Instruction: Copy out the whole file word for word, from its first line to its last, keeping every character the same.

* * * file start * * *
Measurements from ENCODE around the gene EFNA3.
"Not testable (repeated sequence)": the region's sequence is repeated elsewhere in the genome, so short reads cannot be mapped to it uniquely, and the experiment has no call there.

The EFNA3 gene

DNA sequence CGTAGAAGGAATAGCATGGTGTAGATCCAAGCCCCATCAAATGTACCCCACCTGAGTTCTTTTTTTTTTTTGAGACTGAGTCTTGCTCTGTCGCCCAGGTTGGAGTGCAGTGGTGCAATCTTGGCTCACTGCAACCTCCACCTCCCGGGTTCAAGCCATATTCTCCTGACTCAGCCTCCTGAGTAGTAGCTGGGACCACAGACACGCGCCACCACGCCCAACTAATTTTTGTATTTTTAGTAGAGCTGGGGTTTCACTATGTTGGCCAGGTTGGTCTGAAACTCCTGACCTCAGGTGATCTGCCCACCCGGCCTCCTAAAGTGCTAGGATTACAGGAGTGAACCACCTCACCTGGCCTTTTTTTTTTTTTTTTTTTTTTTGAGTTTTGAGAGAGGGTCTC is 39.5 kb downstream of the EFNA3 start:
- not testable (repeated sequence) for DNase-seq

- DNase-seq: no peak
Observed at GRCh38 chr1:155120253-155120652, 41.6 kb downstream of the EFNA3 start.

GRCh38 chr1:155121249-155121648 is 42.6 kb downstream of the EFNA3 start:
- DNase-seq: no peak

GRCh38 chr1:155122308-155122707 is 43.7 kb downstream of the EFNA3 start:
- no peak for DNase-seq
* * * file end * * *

Measurements from ENCODE around the gene EFNA3.
"Not testable (repeated sequence)": the region's sequence is repeated elsewhere in the genome, so short reads cannot be mapped to it uniquely, and the experiment has no call there.

The EFNA3 gene

DNA sequence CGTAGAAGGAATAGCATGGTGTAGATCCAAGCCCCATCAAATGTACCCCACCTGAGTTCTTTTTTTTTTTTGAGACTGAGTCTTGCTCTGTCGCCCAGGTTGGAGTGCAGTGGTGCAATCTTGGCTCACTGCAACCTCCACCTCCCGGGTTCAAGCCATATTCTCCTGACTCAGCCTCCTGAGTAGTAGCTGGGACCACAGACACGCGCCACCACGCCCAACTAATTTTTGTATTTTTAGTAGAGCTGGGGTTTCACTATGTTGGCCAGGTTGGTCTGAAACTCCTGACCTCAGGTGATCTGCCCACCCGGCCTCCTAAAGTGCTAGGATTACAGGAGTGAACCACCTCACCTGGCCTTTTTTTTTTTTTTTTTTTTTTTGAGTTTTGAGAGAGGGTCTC is 39.5 kb downstream of the EFNA3 start:
- not testable (repeated sequence) for DNase-seq

- DNase-seq: no peak
Observed at GRCh38 chr1:155120253-155120652, 41.6 kb downstream of the EFNA3 start.

GRCh38 chr1:155121249-155121648 is 42.6 kb downstream of the EFNA3 start:
- DNase-seq: no peak

GRCh38 chr1:155122308-155122707 is 43.7 kb downstream of the EFNA3 start:
- no peak for DNase-seq